(5) A claimant who accepts a construction professional’s offer to remedy or settle by payment of a sum certain a construction defect claim shall do so by sending the construction professional a written notice of acceptance no later than fifteen days after receipt of the offer. If an offer to settle is accepted, then the monetary settlement shall be paid in accordance with the offer. If an offer to remedy is accepted by the claimant, the remedial construction work shall be completed in accordance with the timetable set forth in the offer unless the delay is caused by events beyond the reasonable control of the construction professional.

(6) If no offer is made by the construction professional or if the claimant rejects an offer, the claimant may bring an action against the construction professional for the construction defect claim described in the notice of claim, unless the parties have contractually agreed to a mediation procedure, in which case the mediation procedure shall be satisfied prior to bringing an action.

(7) If an offer by a construction professional is made and accepted, and if thereafter the construction professional does not comply with its offer to remedy or settle a claim for a construction defect, the claimant may file an action against the construction professional for claims arising out of the defect or damage described in the notice of claim without further notice.

(8) After the sending of a notice of claim, a claimant and a construction professional may, by written mutual agreement, alter the procedure for the notice of claim process described in this section.

(9) Any action commenced by a claimant who fails to comply with the requirements of this section shall be stayed, which stay shall remain in effect until the claimant has complied with the requirements of this section.

(10) A claimant may amend a notice of claim to include construction defects discovered after the service of the original notice of claim. However, the claimant must otherwise comply with the requirements of this section for the additional claims.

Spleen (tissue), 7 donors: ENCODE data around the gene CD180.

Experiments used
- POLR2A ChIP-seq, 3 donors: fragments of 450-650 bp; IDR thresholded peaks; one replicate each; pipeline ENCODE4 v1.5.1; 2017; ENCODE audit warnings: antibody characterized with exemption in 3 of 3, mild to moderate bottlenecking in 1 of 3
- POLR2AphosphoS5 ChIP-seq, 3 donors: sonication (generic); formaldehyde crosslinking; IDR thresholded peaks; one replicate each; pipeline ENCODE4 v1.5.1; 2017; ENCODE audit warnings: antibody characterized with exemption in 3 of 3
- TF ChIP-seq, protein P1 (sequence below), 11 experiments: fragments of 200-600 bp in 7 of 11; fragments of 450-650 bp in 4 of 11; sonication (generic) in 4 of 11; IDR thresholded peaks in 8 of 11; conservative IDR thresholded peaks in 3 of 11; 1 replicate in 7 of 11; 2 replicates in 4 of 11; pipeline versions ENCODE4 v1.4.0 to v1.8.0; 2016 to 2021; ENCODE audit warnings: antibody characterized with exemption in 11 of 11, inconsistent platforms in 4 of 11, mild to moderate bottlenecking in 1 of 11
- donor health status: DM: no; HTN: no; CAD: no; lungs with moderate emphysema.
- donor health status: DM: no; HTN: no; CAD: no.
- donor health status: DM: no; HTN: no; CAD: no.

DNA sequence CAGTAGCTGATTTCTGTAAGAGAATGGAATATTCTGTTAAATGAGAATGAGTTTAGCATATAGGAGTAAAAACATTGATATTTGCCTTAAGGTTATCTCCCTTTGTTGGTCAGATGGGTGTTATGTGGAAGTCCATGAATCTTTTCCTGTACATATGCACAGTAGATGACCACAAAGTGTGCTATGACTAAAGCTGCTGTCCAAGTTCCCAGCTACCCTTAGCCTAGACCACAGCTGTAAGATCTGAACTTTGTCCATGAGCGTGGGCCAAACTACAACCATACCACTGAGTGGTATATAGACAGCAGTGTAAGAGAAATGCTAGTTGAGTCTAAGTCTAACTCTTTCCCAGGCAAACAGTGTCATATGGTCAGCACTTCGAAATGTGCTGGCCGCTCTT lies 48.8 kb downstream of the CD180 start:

(11) For purposes of this section, actual receipt by any means of a written notice, offer, or response prepared pursuant to this section within the time prescribed for delivery or service of the notice, offer, or response shall be deemed to be sufficient delivery or service.

(12) Except as provided in section 13-20-806, a claimant shall not recover more than actual damages in an action.

Let's break down the key components:

  1. Written Notice: Homeowners or HOAs must provide written notice of the claimed construction defects to the responsible parties, typically including developers, contractors, and other construction professionals involved. This is commonly referred to as the "Notice of Claim" and must be served at least 75 days prior to initiating a lawsuit. The notice should describe the defects in reasonable detail, specifying the nature and extent of the issues, and articulate any resulting damages or losses. Providing a comprehensive and detailed notice is essential, as it sets the foundation for subsequent actions and facilitates a clear understanding of the alleged defects. A Colorado construction defect lawyer can assist you with drafting a legally compliant notice of claim.